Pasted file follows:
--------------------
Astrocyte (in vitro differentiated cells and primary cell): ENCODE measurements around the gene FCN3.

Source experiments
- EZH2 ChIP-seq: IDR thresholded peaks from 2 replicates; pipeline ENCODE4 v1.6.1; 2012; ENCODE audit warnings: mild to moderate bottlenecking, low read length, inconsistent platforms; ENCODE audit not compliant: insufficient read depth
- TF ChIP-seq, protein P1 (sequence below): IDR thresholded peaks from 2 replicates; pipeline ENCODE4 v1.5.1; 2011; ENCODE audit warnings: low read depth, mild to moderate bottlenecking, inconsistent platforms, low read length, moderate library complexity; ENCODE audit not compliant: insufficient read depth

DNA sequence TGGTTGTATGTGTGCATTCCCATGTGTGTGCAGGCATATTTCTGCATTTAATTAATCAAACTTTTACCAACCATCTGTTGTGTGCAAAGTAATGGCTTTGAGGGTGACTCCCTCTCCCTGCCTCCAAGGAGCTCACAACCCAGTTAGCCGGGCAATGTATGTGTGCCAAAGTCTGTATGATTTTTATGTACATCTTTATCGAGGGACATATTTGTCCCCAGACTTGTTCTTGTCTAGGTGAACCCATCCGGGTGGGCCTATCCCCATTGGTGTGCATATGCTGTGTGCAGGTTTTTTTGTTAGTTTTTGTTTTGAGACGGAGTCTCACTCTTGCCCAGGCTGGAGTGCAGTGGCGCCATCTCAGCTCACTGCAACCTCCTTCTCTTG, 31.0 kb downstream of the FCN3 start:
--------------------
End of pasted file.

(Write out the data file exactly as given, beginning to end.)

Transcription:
Astrocyte (in vitro differentiated cells and primary cell): ENCODE measurements around the gene FCN3.

Source experiments
- EZH2 ChIP-seq: IDR thresholded peaks from 2 replicates; pipeline ENCODE4 v1.6.1; 2012; ENCODE audit warnings: mild to moderate bottlenecking, low read length, inconsistent platforms; ENCODE audit not compliant: insufficient read depth
- TF ChIP-seq, protein P1 (sequence below): IDR thresholded peaks from 2 replicates; pipeline ENCODE4 v1.5.1; 2011; ENCODE audit warnings: low read depth, mild to moderate bottlenecking, inconsistent platforms, low read length, moderate library complexity; ENCODE audit not compliant: insufficient read depth

DNA sequence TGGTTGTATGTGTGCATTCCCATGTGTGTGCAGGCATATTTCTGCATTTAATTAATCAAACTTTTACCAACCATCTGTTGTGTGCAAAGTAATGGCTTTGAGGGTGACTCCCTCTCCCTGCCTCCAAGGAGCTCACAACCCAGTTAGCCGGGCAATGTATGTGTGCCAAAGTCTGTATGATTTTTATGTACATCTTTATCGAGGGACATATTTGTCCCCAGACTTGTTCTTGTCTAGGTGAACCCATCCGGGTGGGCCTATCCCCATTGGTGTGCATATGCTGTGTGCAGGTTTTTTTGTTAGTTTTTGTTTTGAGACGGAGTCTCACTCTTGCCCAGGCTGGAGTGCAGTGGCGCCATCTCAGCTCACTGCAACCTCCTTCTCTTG, 31.0 kb downstream of the FCN3 start: